Blog Tour: River Sing Me Home, Eleanor Shearer

Book Review: River Sing Me Home, Eleanor Shearer

Book Review: River Sing Me Home, Eleanor Shearer

Book Review: River Sing Me Home, Eleanor Shearer

Blog Tour January 20, 2023


Before jumping into the review I just want to say one thing: if someone is not touched by this book, they should go immediately to the emergency room and get checked to see whether they have a heart. Anyone who can be unmoved by Rachel’s story may not actually be alive, or at least not in touch with their humanity.


Rachel is a slave on a sugar cane plantation in Barbados. Like any slave, her life has been full of struggle, of suffering, of loss. She has given birth to several children. Some were stillborn. Others died of illnesses while they were young, a common tragedy in those days for all families but particularly those kept in the squalor of the slave shacks. Several of Rachel’s children, though, did survive long enough to be taken from her by the white plantation owners. Two of her sons were sent to work on plantations in Demerara, part of Guyana. Three of her daughters were also taken and lost in the city of Providence.


“Freedom” comes to the British colonies while Rachel is still on the plantation where she has worked her entire life, mandated by the British parliament. For those who were once slaves, though, the word did not mean much. To pay off their “debts” to their masters–the costs of their purchase, feeding and housing them for years–slaves became “apprentices” for years more, still unable to leave, still with no rights, still with no freedom of movement. Rachel, though, determines that she has had enough. She runs.


Her journey begins by running away from the plantation, from slavery, from servitude, from the hopelessness and terror that filled her life. Fortunately, though, she encounters people who refocus her life. Instead of fleeing her past, she begins searching for her missing children. Her journey is marked by difficulty, by sorrow, by new friends and new enemies. 


I want to be careful not to give away spoilers. This is such a compelling story, and Rachel is an amazing protagonist. She encounters many other amazing people in her journey. Leaders of free villages of black people, runaways who successfully remained hidden in the jungles of the Caribbean. Merchants making their living in the shadow of the white economy, turning the scraps they can affordinto beauty and magic and prosperity. Women who may earn their living in ways society frowns upon, but who choose their profession and choose whom they sell themselves to. They are no longer slaves, forced to bend to a master’s will. They are businesswomen, earning their way.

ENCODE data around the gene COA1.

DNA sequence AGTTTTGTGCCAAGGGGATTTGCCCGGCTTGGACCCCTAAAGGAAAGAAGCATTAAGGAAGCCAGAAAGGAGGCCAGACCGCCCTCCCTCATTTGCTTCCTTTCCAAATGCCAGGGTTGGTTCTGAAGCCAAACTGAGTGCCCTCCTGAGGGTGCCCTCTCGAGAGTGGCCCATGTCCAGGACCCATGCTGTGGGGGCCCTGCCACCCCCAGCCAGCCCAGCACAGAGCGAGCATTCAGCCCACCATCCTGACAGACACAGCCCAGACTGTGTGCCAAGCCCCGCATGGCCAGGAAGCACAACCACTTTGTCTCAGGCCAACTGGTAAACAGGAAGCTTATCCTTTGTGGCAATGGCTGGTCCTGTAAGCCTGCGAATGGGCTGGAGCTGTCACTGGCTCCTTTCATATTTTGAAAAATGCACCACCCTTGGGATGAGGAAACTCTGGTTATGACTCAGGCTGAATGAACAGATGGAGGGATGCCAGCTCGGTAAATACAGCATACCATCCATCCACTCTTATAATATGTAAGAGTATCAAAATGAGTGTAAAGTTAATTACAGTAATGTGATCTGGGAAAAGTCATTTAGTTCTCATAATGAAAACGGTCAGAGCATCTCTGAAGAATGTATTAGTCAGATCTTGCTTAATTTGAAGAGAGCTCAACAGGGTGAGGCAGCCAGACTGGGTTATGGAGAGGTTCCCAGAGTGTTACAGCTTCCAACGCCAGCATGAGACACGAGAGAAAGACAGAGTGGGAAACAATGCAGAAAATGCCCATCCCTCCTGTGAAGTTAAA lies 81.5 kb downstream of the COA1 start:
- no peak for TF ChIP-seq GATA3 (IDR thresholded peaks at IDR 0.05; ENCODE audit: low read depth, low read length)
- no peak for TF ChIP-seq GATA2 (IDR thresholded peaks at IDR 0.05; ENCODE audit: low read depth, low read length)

One of my favorite characters is named “Nobody.” Nobody is a sailor Rachel meets on her first journey away from Barbados. His story is told in the book, but what struck me so powerfully was how he embraced and redeemed his name. In a society that cared so little for him that they named him Nobody, he insisted that he was somebody. He was a man, he was free, he earned his way in the world. He could have been angry, bitter, raging at the unfairness embodied in his very name. Instead, he made sure that everybody who met him knew that there was Nobody like him.


Micah. Thomas Augustus. Mary Grace. Cherry Jane. Mercy. The children Rachel mourns for are scattered, possibly dead, probably impossible to find. But a mother’s love will not be denied, and in seeking her children, Rachel also finds herself.

Eleanor Shearer Author
Eleanor Shearer, Author

River Sing Me Home

Our thanks to Anne Cater of Random Things for our copy of River Sing Me Home, given so we could provide an honest review as part of this blog tour. The opinions here are solely those of Scintilla. For other perspectives on this novel, check out the other bloggers participating in this tour.


Book Review: River Sing Me Home, Eleanor Shearer

Book Review: River Sing Me Home, Eleanor Shearer

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